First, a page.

Track three is the first we hear from the bands singer, Haile Supreme. Since the inception of the collective, Haile, Flex, and Congo have been writing together, collaborating on new ideas, and reworking old sketches into fruition. "Stand Beside Yourself," is a brand new collaboration that features a fresh take on rhythm, paying homage to the bands love for dub style music. Haile's soaring vocal depicts a message of humility and understanding. A humble response to the various facets of our world that continue to condemn others who come from a different culture or belief system. In 2014 we have seen a resurgence of bigotry and a further separation of the people. This is supposed to be behind us as a society but the political agendas seem to be perpetuating this style of rule. A moment outside of thyself is what this song is about. A pure moment where all is seen for its true purpose not monetary or political value. Special Guest Ras Nebyu continues with a verse describing his process for which he achieves these moments in his own life, and the struggle that sometimes arises when he tries to stand beside his-self. Polished off with a blend of live and electronic sounds, the moments created musically in this track are equally as euphoric as that moment when you can truly remove and reflect.

"Love Lost," a collaboration between Congo and Mr. Lif, finds it's spot batting clean up on the record and does nothing short of knocking it out of the park. The song, based on a melody from Turkish Psychedelic Singer Kamuran Akkor, describes a journey in which a girl follows her heart all over the world in search for her lost love. She goes through physical and emotional perils leading almost to her death. Mr. Lif's vocals paint a clear picture evoking emotion throughout the verses. He presents many archetypal instances of love and shows his depth and wisdom with his creative approach. The beat on this track will take you back. Filled out with a hypnotic modal guitar, accompanied by an 808 holding down the low end, and just enough vintage synths to bring you to into outer-space and back, this song will find its way into your timeless folder for sure.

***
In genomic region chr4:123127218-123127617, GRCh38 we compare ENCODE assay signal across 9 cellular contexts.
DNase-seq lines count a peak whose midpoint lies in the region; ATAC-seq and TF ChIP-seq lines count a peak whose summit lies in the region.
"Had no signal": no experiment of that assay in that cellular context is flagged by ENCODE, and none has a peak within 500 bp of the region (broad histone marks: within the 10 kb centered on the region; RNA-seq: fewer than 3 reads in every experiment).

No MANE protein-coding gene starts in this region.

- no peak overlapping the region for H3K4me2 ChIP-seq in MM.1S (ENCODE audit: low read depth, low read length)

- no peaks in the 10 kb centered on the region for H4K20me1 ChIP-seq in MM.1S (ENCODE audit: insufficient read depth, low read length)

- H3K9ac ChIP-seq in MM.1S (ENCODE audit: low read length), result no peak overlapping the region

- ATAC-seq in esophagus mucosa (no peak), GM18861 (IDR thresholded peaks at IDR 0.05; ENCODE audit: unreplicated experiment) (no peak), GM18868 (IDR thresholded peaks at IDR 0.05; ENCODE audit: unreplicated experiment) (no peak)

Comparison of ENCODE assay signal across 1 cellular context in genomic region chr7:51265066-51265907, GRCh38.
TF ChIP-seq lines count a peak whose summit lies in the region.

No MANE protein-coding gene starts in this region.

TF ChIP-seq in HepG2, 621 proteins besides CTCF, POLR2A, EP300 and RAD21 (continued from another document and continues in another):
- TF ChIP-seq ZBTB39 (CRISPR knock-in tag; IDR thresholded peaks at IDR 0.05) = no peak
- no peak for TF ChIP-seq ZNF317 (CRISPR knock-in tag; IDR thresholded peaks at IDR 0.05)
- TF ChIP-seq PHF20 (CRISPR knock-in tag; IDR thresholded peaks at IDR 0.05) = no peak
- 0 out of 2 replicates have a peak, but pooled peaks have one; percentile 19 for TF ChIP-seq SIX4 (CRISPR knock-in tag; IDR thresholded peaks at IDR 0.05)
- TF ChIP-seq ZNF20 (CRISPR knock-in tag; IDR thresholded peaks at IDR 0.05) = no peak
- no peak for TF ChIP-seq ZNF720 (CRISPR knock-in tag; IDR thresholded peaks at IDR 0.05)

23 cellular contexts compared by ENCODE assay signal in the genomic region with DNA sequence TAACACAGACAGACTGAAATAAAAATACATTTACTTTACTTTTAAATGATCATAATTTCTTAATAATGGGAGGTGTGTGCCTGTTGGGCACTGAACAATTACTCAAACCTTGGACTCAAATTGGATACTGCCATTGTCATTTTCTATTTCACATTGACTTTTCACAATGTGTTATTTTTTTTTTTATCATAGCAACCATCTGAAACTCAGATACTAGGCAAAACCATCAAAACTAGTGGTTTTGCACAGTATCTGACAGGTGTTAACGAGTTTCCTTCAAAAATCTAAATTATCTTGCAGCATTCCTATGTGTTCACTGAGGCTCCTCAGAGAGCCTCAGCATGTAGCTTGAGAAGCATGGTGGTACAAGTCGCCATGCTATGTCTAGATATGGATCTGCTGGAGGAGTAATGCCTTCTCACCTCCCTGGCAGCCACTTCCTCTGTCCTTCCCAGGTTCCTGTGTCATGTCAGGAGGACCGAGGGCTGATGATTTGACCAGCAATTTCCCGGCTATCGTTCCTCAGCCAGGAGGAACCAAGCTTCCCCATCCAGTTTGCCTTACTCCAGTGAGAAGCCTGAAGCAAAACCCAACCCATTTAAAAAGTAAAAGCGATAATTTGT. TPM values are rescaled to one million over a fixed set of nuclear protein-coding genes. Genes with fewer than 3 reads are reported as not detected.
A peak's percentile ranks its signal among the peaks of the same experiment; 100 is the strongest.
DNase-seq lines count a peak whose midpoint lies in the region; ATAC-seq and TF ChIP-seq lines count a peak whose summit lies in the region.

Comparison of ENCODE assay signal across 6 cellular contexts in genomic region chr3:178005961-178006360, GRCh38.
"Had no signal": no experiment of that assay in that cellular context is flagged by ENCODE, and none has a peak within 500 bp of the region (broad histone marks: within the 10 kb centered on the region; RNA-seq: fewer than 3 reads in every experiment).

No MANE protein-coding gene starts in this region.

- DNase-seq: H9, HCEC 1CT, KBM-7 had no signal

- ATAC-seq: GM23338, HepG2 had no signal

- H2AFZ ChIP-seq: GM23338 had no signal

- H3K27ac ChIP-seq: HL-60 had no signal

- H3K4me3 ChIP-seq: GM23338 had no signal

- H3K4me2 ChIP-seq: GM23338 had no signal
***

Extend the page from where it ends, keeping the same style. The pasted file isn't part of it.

Track five, "Shadows Left Behind," continues on a subject we can all relate to, love. The chorus realized by Haile and Congo, describes the story of a couple torn apart by the tests of life, and the aftermath of feelings that comes with this experience. These days everything is visible through social media. This song is about being forced to see somebody that you once loved, move on, and live their life without you. The bands rapper/MC Flex Mathews captures the story and runs with it, lacing up a verse full of honesty and emotion describing the situation, feelings, and actions that one goes through when they experience one side or the other of this heartbreaking loss. Musically this track stands out with layers of MPC and Live drums, topped with beautiful vocal melodies that paint a clear picture of the moment at hand. The pain can be felt in the guitar playing of Colin Thompson, bringing a psychedelic-blues sound to the overall mix. His solos scream and cry with the emotion of the song connecting the various vocal sections. Ras Nebyu appears again with a verse describing a scene where his lifestyle of partying and denial puts his emotional recovery at bay but a reliance on his musical endeavors and a focus on his true gifts brings him back to a centered self. This is the Opus, the heart of the record.

The beginning of "Out on the road" sets the mood perfectly for the topic of the song to come. The band chose to sample actual voicemails that they've received over the years, to paint a picture of the different types of relationships that one may encounter when living the life of a touring musician. The chord progression on this jam is full of emotion with an old school driving house bass line. The band shows their skills in all directions featuring Haile's versatile voice on the intro and choruses, and the stellar MC work of Flex Mathews on the verses. This is the band as you will see them live in their pure form, as they have been for the first year of their existence. The energy level of this song is high, and the beat, an up tempo 4 on the floor with sounds of the brazilian underground, blended with the deep vibes of Chicago and Detroit. "Out On The Road" is a playful, polyrhythmic, dance masterpiece.